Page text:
Location, Location. Help me find your office, once I have found your website. Put your location in headlines (this helps with search results). Tell us where to park. What is the nearest public transportation? Add in drive times—whatever makes sense in your area. Make sure your address is on every page—along with the phone number.
Simplify Your Services. You do many different things but your prospective patient only cares about one. Make your categories clear and easy to understand—for the layman—while still providing enough detail to demonstrate your specialties. As Einstein once said: “Make everything as simple as possible. But not simpler.”
Build for the Future. It is generally worth it to spend a little money to pay a local web developer to assist you with the design and build of the site. You are the one who will still have to provide the content: words, pictures, videos, etc. And honestly, that is the hard part. So make sure you use WordPress or a similar simple content management system so you can update, tweak, and improve the content on your own.
2. Search Science
Search engine marketing refers to the science of promoting your business by making it more prominent in search engine results. And the science of “search” is critical to making your site more visible and coming up sooner in a potential patient’s Google search.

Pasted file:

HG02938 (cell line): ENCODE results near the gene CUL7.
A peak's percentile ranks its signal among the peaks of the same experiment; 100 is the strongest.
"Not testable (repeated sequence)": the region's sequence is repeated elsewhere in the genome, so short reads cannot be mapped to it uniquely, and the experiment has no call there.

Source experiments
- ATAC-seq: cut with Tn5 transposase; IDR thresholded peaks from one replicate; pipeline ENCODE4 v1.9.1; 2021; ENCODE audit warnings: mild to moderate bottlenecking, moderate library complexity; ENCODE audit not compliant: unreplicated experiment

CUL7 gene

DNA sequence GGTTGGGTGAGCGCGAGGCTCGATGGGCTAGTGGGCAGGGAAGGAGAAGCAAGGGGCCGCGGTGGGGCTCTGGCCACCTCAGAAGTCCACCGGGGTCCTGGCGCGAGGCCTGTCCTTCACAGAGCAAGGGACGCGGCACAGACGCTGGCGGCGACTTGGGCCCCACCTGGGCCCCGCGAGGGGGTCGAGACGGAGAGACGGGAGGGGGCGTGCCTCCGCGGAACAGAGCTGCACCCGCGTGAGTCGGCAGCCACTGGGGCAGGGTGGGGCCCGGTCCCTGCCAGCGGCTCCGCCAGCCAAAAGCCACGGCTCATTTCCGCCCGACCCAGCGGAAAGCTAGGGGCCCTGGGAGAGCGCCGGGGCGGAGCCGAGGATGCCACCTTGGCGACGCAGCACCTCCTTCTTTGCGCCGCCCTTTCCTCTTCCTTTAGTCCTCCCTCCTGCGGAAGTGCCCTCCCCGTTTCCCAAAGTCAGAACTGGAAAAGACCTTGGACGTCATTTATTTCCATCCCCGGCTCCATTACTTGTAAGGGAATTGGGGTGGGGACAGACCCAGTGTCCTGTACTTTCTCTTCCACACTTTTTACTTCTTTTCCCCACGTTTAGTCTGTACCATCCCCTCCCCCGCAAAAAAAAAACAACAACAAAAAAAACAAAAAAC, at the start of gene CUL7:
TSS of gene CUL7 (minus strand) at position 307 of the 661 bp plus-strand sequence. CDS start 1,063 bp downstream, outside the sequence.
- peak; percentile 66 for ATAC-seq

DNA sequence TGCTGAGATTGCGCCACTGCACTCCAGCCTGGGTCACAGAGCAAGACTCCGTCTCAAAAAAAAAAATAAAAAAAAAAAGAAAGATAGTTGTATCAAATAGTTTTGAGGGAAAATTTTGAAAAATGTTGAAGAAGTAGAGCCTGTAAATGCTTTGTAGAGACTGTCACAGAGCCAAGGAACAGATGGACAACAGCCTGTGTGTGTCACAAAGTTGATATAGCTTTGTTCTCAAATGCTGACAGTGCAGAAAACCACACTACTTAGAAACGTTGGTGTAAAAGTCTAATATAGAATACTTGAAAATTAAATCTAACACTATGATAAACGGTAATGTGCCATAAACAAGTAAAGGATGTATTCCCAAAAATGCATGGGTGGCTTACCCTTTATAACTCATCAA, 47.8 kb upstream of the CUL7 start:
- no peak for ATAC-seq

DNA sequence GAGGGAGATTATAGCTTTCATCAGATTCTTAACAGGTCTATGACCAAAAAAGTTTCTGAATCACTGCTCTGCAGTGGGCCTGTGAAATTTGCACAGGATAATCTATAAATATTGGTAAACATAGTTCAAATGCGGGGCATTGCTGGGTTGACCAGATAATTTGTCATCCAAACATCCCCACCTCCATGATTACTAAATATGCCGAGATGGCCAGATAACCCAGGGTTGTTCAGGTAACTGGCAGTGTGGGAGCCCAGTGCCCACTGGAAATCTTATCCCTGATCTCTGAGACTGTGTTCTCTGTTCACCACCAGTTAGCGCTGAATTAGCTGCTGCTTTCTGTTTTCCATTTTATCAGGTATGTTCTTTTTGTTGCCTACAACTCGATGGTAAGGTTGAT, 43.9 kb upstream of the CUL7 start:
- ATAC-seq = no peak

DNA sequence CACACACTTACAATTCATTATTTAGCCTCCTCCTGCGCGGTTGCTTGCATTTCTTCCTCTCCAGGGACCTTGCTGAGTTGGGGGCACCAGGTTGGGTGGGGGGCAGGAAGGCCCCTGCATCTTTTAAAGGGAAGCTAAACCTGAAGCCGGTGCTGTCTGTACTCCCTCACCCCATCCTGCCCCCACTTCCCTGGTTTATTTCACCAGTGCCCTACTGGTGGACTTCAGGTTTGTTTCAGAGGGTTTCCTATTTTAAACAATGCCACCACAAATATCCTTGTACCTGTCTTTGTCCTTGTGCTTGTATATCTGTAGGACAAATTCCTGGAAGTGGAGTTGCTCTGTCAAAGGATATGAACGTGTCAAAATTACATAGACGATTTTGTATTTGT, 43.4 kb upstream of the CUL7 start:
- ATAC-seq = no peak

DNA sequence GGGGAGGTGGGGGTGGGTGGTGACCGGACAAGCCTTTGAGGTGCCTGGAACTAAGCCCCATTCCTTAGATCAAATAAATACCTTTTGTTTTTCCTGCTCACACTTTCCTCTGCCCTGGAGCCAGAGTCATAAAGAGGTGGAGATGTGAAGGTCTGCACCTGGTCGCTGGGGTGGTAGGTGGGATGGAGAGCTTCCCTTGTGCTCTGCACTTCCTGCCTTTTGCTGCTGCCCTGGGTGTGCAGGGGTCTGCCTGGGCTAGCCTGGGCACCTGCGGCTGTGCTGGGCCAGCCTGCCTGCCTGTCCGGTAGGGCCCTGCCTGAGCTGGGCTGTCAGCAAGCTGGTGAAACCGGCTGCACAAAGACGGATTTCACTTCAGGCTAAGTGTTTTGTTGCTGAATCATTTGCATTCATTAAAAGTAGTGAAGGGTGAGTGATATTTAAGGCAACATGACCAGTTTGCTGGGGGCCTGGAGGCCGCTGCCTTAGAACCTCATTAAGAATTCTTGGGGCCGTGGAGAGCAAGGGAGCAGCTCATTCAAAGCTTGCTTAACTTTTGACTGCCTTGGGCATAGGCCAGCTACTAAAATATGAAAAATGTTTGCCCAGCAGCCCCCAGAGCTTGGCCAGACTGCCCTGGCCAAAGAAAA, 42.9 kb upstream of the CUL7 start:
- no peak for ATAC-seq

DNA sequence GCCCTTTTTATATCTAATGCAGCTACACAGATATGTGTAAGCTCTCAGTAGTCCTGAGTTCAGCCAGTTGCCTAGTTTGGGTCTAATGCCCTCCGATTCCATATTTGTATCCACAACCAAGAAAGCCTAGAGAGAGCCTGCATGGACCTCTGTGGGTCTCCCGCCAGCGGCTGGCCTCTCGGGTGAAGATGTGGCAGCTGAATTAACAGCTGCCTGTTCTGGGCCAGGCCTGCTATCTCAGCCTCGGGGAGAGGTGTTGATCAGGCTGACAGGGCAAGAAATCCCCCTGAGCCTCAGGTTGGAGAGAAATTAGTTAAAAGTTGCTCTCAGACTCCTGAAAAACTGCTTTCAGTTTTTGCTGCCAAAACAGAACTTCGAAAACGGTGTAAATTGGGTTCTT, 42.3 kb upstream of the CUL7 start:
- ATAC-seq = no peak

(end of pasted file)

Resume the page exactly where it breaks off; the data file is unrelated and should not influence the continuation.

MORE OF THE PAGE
Your challenge is to keep making your ranking better. And it is something of a constant challenge at that. Studies show that the top listing on Google receives about 33 percent of the traffic for any search term, and the second place result receives about 18 percent of clicks. To make it even tougher, the first page of results gets 91.5 percent of the total clicks. So if you’re on page 2, 3, or 4?1 You need to do some work.
How do you get there?
First and foremost, Google loves real authentic content: content that is relevant to your topics and well tagged. Make sure you reference your location and your services multiple times within your copy. And strive for as many links to your site as possible.
Google and the rest of the Internet are powered by HTML links. Good rankings and success in all search engines results pages depend on getting links from other sites to your site. The more the better (without resorting to junk link schemes that try to fool Google—and usually fail).
The best way to do this is to create content that others are hungry for: news, tips, how-to videos, maps, blogs, relevant and well-tagged images. What can you put out there and then promote (see Content Marketing below) that is worthy of attention?